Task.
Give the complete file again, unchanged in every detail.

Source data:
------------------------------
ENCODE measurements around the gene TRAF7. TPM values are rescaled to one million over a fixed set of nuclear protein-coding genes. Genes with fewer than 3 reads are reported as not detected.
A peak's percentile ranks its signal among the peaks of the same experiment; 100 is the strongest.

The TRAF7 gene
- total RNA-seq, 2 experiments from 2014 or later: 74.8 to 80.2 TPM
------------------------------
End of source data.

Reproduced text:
ENCODE measurements around the gene TRAF7. TPM values are rescaled to one million over a fixed set of nuclear protein-coding genes. Genes with fewer than 3 reads are reported as not detected.
A peak's percentile ranks its signal among the peaks of the same experiment; 100 is the strongest.

The TRAF7 gene
- total RNA-seq, 2 experiments from 2014 or later: 74.8 to 80.2 TPM